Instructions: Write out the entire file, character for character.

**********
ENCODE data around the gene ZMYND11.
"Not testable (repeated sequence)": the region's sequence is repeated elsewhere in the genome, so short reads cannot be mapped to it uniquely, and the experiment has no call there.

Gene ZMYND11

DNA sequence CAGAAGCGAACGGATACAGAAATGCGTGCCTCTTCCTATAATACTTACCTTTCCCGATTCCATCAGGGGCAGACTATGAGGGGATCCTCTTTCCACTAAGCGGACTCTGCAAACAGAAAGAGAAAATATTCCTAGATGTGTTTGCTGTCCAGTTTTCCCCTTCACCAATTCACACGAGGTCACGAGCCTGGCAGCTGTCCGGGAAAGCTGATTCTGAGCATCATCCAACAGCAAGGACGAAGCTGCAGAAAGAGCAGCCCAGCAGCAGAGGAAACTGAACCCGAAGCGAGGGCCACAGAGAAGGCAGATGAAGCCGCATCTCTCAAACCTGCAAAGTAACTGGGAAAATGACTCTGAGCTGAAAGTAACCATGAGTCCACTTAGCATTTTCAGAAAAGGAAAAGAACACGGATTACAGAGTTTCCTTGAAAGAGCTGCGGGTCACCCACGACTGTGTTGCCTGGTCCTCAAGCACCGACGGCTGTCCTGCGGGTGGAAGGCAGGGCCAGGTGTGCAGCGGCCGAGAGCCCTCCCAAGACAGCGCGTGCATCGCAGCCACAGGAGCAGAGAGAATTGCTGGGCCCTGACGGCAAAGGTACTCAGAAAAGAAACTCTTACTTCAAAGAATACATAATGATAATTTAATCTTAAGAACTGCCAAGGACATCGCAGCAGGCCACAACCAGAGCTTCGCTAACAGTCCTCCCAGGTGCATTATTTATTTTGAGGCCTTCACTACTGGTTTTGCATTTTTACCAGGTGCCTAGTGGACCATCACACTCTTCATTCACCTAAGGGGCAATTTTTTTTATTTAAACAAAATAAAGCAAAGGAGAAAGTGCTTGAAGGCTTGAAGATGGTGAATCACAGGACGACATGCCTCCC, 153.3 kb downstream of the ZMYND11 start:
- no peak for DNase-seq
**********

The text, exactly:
ENCODE data around the gene ZMYND11.
"Not testable (repeated sequence)": the region's sequence is repeated elsewhere in the genome, so short reads cannot be mapped to it uniquely, and the experiment has no call there.

Gene ZMYND11

DNA sequence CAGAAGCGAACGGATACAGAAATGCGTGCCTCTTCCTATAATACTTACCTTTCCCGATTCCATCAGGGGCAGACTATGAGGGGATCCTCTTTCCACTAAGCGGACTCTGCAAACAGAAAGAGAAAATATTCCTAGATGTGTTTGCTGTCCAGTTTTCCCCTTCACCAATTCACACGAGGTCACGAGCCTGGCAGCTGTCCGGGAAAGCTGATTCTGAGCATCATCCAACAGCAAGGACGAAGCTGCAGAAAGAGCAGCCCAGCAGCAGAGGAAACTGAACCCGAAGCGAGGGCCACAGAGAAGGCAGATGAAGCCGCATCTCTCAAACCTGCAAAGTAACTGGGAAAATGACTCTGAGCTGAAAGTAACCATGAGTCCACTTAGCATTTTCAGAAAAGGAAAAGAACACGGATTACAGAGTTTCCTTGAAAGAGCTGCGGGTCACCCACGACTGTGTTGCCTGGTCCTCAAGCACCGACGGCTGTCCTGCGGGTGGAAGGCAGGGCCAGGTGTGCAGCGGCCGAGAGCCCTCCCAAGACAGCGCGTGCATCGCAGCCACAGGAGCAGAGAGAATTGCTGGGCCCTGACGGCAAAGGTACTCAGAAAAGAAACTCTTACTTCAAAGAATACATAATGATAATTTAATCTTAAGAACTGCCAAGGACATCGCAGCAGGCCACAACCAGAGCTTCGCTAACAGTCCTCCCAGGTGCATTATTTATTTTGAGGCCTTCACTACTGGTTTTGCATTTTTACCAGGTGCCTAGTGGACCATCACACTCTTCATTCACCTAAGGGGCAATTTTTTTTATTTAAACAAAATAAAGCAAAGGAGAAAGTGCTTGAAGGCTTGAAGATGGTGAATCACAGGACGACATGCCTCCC, 153.3 kb downstream of the ZMYND11 start:
- no peak for DNase-seq